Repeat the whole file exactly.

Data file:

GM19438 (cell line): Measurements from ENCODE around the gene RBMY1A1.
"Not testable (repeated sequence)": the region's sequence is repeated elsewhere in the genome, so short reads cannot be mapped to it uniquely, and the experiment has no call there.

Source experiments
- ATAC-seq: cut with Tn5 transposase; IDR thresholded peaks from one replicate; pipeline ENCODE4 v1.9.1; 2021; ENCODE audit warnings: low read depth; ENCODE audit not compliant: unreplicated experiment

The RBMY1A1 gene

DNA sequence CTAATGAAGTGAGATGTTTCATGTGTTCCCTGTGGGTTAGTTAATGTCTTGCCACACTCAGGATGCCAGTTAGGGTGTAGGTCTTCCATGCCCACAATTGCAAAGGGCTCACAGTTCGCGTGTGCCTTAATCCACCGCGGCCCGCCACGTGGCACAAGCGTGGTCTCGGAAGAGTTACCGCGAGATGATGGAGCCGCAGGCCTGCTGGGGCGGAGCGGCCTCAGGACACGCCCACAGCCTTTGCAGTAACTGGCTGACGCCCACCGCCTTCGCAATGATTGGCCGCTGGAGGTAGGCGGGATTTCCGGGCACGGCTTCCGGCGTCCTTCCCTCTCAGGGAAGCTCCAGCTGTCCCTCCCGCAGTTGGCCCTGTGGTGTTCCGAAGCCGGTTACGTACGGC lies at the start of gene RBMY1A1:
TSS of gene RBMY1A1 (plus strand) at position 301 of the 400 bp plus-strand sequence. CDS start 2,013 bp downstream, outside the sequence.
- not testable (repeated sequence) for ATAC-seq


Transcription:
GM19438 (cell line): Measurements from ENCODE around the gene RBMY1A1.
"Not testable (repeated sequence)": the region's sequence is repeated elsewhere in the genome, so short reads cannot be mapped to it uniquely, and the experiment has no call there.

Source experiments
- ATAC-seq: cut with Tn5 transposase; IDR thresholded peaks from one replicate; pipeline ENCODE4 v1.9.1; 2021; ENCODE audit warnings: low read depth; ENCODE audit not compliant: unreplicated experiment

The RBMY1A1 gene

DNA sequence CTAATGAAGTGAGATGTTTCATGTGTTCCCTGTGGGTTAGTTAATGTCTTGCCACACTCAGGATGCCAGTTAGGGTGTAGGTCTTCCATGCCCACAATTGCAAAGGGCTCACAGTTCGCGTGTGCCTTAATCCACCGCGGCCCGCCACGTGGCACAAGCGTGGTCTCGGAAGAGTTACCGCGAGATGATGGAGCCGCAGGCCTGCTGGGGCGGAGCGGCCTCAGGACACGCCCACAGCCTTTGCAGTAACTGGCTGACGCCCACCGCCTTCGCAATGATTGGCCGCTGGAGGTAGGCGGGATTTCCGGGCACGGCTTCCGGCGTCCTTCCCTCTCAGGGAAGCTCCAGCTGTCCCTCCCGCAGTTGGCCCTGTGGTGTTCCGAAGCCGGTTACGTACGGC lies at the start of gene RBMY1A1:
TSS of gene RBMY1A1 (plus strand) at position 301 of the 400 bp plus-strand sequence. CDS start 2,013 bp downstream, outside the sequence.
- not testable (repeated sequence) for ATAC-seq